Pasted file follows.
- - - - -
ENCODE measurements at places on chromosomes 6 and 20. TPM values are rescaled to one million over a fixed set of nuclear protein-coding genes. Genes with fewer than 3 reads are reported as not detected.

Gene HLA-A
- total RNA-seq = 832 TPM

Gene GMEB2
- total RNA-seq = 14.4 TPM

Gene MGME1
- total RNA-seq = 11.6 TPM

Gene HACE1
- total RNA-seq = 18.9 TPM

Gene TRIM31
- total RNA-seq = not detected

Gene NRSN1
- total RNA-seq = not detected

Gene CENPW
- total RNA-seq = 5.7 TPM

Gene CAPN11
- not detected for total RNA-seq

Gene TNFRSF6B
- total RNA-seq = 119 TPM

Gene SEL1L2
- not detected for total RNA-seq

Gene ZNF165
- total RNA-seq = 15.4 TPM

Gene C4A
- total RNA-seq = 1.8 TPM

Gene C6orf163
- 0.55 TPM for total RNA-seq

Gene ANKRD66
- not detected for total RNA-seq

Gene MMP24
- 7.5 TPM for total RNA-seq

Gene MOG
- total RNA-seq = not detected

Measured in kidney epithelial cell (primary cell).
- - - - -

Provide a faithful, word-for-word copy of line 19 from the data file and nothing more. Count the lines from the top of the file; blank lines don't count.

- total RNA-seq = 119 TPM